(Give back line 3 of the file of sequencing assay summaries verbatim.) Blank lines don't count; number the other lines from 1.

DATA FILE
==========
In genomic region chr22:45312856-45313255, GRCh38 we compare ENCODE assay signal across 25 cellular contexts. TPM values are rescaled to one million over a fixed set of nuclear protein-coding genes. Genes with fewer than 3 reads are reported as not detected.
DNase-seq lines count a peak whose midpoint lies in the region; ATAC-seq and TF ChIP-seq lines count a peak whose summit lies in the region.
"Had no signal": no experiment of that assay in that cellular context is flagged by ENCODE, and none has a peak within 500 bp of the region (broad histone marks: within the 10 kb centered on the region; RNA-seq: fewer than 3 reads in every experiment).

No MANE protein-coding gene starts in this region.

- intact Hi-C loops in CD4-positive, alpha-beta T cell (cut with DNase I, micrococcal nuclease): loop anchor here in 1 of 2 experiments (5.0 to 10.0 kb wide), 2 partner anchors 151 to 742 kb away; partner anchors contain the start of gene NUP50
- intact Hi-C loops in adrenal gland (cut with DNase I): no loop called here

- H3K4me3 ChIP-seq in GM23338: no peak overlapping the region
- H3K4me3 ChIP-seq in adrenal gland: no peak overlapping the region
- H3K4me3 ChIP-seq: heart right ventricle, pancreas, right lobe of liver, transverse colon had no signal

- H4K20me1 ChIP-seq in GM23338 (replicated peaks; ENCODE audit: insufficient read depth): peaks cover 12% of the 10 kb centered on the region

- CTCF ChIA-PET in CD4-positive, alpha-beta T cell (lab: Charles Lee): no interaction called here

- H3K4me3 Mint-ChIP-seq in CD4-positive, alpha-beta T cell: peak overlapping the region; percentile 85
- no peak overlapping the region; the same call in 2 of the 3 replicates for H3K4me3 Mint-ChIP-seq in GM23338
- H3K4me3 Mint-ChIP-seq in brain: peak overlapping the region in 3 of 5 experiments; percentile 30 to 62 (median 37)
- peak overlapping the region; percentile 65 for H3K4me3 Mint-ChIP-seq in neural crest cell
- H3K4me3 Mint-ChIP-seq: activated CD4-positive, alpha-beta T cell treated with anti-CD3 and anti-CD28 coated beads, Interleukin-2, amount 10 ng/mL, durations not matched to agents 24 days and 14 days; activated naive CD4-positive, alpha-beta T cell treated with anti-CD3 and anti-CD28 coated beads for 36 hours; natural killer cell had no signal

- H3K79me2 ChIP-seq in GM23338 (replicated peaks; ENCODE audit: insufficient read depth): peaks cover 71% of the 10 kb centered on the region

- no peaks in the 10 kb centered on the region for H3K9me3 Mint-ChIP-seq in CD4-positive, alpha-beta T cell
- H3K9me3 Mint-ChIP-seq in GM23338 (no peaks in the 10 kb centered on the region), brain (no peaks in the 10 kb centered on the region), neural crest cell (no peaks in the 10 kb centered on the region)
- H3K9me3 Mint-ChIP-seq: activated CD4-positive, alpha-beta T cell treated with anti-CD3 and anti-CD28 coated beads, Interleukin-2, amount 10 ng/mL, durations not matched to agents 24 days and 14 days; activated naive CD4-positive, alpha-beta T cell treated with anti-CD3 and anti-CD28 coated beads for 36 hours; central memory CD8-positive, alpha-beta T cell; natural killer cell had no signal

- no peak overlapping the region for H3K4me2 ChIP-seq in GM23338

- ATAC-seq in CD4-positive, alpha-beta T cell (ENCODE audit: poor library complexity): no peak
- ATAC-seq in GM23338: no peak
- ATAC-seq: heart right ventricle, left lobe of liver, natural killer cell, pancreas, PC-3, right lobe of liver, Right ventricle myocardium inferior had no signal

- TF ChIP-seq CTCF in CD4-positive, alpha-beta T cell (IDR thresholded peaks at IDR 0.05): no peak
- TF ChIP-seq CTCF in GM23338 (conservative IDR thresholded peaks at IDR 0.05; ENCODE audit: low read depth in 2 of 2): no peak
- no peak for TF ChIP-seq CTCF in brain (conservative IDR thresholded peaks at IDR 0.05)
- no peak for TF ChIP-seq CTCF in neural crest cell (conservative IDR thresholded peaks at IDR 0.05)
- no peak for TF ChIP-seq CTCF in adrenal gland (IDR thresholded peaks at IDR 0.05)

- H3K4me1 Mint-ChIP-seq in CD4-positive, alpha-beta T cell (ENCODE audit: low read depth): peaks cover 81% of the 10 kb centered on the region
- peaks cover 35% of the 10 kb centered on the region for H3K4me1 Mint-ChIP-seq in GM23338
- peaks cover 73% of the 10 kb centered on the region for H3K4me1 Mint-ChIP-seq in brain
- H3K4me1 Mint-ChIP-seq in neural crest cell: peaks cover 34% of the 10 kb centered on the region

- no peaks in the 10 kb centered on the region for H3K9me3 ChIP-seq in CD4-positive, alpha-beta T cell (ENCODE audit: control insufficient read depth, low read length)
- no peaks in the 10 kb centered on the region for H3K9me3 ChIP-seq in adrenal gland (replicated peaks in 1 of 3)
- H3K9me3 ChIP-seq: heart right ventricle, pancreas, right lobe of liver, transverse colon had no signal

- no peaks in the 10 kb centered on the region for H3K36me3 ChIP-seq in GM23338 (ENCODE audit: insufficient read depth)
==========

"Had no signal": no experiment of that assay in that cellular context is flagged by ENCODE, and none has a peak within 500 bp of the region (broad histone marks: within the 10 kb centered on the region; RNA-seq: fewer than 3 reads in every experiment).